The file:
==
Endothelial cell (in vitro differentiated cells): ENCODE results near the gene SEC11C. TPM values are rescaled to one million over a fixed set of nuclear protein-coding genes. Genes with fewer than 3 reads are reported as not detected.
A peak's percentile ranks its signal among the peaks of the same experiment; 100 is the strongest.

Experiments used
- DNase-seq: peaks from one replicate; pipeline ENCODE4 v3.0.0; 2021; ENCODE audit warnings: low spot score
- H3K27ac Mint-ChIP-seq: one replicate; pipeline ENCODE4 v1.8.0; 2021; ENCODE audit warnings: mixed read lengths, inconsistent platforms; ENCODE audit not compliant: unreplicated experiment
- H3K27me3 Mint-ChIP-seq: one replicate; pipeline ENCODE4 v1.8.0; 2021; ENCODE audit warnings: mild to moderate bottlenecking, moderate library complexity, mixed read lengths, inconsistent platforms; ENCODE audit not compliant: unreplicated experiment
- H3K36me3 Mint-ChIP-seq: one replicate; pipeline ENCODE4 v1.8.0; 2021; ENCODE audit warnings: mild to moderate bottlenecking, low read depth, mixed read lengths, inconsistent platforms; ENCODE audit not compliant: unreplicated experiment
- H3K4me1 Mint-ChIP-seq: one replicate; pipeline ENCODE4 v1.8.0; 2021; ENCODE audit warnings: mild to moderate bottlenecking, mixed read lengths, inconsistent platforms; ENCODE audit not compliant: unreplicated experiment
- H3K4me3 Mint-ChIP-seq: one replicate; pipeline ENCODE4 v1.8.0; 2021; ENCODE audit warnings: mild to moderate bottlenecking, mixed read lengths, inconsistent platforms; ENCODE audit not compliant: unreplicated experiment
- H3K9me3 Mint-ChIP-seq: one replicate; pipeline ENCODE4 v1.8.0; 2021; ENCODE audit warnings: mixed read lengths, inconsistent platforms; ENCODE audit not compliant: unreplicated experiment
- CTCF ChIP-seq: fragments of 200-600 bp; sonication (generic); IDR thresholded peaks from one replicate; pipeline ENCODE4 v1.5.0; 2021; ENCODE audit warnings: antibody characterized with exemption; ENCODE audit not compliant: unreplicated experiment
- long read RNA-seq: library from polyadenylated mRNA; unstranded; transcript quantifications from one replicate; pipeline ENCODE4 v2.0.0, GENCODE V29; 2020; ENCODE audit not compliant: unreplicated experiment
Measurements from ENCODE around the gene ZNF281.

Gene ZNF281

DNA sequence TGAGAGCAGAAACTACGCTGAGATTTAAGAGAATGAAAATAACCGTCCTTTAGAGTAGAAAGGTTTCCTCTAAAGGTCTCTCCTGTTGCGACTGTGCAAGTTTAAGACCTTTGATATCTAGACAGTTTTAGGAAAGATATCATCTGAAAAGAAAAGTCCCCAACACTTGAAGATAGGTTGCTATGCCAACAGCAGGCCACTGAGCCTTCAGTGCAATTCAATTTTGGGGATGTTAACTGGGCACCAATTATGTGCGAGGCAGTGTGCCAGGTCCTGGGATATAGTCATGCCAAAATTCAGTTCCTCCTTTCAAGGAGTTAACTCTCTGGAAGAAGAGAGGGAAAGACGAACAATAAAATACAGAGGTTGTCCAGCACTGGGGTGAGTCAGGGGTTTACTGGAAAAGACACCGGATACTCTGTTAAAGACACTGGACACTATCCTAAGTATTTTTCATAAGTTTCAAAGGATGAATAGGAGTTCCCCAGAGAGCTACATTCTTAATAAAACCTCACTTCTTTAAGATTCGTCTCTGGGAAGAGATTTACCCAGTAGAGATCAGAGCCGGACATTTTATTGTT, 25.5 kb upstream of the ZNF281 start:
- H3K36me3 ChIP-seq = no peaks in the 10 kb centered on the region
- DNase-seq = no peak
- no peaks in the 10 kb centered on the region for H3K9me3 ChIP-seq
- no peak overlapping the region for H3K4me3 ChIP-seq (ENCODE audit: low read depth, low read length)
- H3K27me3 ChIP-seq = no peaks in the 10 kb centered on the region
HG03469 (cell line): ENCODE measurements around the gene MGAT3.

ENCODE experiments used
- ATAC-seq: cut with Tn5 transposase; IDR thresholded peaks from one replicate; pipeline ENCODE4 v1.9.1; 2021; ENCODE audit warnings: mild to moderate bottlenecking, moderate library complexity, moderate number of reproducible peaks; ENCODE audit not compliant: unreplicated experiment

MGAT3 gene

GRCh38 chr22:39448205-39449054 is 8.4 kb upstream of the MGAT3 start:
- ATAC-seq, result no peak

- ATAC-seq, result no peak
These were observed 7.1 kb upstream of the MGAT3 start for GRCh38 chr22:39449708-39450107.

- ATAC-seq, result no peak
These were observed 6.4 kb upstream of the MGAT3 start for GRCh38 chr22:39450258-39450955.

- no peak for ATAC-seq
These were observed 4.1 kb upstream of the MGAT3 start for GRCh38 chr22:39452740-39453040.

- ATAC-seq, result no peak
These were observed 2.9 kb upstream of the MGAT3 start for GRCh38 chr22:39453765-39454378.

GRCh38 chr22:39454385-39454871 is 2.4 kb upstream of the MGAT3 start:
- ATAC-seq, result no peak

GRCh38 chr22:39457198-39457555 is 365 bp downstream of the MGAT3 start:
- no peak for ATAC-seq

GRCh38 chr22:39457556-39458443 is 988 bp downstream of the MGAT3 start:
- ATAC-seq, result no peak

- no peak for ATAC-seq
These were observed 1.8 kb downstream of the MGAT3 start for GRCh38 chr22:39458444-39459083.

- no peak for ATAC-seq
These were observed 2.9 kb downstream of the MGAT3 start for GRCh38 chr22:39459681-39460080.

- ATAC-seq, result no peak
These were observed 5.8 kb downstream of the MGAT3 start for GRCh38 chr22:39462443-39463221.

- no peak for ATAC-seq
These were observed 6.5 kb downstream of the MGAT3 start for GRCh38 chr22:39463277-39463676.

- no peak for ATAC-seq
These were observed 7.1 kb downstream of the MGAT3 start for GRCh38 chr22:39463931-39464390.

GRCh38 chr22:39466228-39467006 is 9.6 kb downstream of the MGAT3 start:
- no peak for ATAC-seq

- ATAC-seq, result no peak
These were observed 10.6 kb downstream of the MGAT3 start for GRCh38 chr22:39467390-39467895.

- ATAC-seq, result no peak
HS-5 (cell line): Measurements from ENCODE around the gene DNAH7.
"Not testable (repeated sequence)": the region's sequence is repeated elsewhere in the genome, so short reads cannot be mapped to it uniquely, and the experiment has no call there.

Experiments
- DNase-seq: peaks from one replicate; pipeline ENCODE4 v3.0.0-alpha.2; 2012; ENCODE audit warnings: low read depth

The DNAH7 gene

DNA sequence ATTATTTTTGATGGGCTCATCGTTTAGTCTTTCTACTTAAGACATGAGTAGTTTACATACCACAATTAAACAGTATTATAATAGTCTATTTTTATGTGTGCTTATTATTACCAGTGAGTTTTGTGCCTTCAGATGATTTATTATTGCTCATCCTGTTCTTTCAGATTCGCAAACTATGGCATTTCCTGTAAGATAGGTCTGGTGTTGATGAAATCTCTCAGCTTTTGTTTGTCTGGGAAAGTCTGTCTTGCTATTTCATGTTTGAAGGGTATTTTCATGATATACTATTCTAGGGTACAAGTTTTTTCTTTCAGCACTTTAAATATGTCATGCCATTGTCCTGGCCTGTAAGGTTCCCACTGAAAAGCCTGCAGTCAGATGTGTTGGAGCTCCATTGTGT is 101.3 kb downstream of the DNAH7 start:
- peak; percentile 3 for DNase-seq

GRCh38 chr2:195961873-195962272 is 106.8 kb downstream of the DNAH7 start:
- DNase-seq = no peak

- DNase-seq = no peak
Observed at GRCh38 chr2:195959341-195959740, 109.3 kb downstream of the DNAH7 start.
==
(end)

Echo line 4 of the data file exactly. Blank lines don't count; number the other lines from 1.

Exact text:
- DNase-seq: peaks from one replicate; pipeline ENCODE4 v3.0.0; 2021; ENCODE audit warnings: low spot score